ONE year in advance of the 200th anniversary of the bloody French Revolution, Bastille Day, 1988, finds France paradoxically at peace with itself. Last month's parliamentary elections, which left the French National Assembly almost precisely balanced between left and right, confirmed the political maturity of a nation skeptical of ideological adventures. In fact, today, perhaps more than at any time in modern French history, the old demons of division - religious, economic, political - seem to have been exorcised from the French body politic.
In the sort of historical irony that the French relish, President Fran,cois Mitterrand, elected in 1981 as the quintessential leftist, has managed to transform himself into a benevolent, almost apolitical father figure. If he is not quite Charles de Gaulle, Mr. Mitterrand has still come a long way from the opportunist of the 1950s or the bitter opposition leader of the 1960s. His recent campaign reelection portrait, bathed in soft blue light with the legend ``United France,'' spoke volumes about both the man and the nation over which he presides.
When Mitterrand takes the salute in the traditional military parade down the Champs 'Elys'ees, some wags will recall his pointed attacks on Gaullist defense spending two decades ago. But once in power, Mitterrand was swept along by the French defense consensus, telling the public, ``Nuclear dissuasion, it's me!'' in the same manner Louis XIV said, ``The state, it's me!'' In any event, French pacifists - an exotic species - are not much in evidence either left or right of the political spectrum.
This is a demonstration not only of Gallic consensus politics, but also a comfort for American defense planners, so long critical of prickly French independence vis-`a-vis NATO. At the level of popular opinion, the trendy anti-Americanism of the 1960s has become distinctly d'emod'e, and the generally good opinion of the United States held by the French public contrasts sharply with America's declining image in Britain and West Germany.
What is most striking, though, about French public opinion in 1988 is that national unity extends not only to foreign and defense policy, but also to economic matters. Fierce rhetoric aside, there is relatively little beyond traditional symbolism that divides Mitterrand's Socialists from the opposition neo-Gaullist/centrist alliance. Both left and right recognize that France's room for economic maneuver is limited, a point confirmed in 1981-83, when Mitterrand's first Cabinet made a dash for growth while the rest of Europe was retrenching. The result was an economy that sucked in imports as France's trading competitiveness declined.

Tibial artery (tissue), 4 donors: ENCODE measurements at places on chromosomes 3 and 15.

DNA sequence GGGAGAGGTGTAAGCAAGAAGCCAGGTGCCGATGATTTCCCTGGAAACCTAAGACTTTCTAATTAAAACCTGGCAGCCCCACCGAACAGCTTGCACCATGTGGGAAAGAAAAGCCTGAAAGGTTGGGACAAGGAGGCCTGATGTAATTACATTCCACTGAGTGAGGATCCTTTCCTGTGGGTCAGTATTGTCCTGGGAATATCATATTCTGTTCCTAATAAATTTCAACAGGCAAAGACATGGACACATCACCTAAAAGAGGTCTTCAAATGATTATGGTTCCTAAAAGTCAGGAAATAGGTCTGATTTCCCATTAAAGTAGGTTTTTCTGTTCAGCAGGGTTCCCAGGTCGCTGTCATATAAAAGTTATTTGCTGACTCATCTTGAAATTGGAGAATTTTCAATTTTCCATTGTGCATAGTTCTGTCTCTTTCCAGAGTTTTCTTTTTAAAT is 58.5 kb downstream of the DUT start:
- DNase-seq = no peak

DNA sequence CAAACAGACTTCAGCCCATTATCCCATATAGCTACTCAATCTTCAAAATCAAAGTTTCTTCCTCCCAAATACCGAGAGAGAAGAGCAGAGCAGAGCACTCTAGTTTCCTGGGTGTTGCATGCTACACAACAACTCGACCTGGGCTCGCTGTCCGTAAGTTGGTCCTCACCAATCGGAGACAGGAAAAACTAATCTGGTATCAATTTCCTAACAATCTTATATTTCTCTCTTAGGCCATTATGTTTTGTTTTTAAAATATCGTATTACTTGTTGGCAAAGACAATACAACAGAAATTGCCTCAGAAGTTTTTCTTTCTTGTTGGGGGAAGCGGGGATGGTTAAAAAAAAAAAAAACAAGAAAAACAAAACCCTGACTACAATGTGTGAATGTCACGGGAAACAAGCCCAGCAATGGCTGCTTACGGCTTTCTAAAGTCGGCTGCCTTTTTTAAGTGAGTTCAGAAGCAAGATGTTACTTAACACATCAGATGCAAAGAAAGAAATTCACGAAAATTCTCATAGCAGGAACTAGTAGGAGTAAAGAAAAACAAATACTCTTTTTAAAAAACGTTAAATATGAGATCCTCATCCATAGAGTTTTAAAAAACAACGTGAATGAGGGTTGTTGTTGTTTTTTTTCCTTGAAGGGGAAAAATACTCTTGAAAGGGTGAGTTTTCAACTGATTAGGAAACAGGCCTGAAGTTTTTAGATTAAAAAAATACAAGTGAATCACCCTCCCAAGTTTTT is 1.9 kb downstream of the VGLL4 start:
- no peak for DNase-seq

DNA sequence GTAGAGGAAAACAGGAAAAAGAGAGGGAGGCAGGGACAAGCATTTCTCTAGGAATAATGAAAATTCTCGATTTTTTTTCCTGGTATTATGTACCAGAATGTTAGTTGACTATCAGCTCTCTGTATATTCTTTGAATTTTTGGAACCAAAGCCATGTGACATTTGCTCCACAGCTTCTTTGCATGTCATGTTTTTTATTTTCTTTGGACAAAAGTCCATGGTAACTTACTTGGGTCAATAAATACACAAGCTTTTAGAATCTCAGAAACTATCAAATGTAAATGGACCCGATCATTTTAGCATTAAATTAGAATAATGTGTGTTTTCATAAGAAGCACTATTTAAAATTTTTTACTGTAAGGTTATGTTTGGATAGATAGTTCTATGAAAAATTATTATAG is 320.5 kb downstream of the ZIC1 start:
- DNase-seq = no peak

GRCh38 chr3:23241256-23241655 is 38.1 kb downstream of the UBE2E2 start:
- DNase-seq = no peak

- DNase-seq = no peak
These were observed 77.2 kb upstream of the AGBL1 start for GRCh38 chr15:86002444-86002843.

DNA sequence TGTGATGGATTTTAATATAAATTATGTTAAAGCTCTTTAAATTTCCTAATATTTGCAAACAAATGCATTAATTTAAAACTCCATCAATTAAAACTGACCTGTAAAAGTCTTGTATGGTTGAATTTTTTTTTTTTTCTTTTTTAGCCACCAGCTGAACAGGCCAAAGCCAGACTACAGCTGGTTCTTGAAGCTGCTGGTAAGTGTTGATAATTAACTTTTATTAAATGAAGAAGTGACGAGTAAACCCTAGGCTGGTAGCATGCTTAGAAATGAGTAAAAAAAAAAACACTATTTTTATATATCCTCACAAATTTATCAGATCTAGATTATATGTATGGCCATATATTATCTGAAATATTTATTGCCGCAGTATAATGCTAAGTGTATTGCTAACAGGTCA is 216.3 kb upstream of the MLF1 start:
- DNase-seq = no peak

Now, by contrast, the Socialist government is led by Premier Michel Rocard, who believes traditional state socialism to be a disastrous option, and by a finance minister, Pierre B'er'egovoy, who began the liberalization of French financial markets in 1985. The universal obsession of the political elite is 1992, when French firms will have to compete on the national territory on equal terms with the 11 other European Community members.
But if France's uneasy marriage with its neighbors looms in the distance, there remains a deep nostalgia for the Gaullist days, when Paris assumed a larger role on the world stage. When Mitterrand recently announced that France was forgiving one-third of the debt owed it by the poorest nations, it was a reminder of Paris's continued preeminent role in Africa. The Quai d'Orsay's adept and unchanging diplomacy - contrasting sometimes with the US foreign policy establishment's stop-go policies - ensures that this Gallic role will continue to be rather greater than simply that of a medium-size European country.
Indeed, the central issue facing the new French government is the same as that which will dominate Washington next January: how to maximize world influence at a time when real political and economic power is becoming more and more diffuse.
Just as Americans worry about the competitiveness not only of Japan, but newer industrial powers such as South Korea, the French, too, suddenly find themselves competing for contracts with new industrial powers such as Israel and Brazil.
Americans consumed by introspection over whether the US is ``declining'' as a world power would be struck by the similarity of French worries. As France is a much older country, most people here recognize that this bout of pessimism, too, will pass. Only a decade ago, for instance, both French and Americans tended to see Britain in a state of perhaps irreversible economic decline. Today, many on both sides of the Atlantic have been surprised and heartened by the reversal of Britain's economic fortunes.
But if such an economic revival is not yet manifest here, in this land of 11 percent unemployment, the French remain confident. Bastille Day is a time for remembering where France has been - through world wars that left 2 million dead, for instance - and that if the future is not entirely colored in the Socialist Party's rose, it nevertheless looks a lot better than in 1940, or even in 1958.
In the late 1950s, one read in a child's textbook that the French were not so wealthy as Americans, but that ``France is rich in the love of the French for their country.'' Years later, this love does not seem to have diminished, and it remains a more powerful weapon than all the military might on parade.
Kevin Michel Cap'e is a French-American free-lance writer.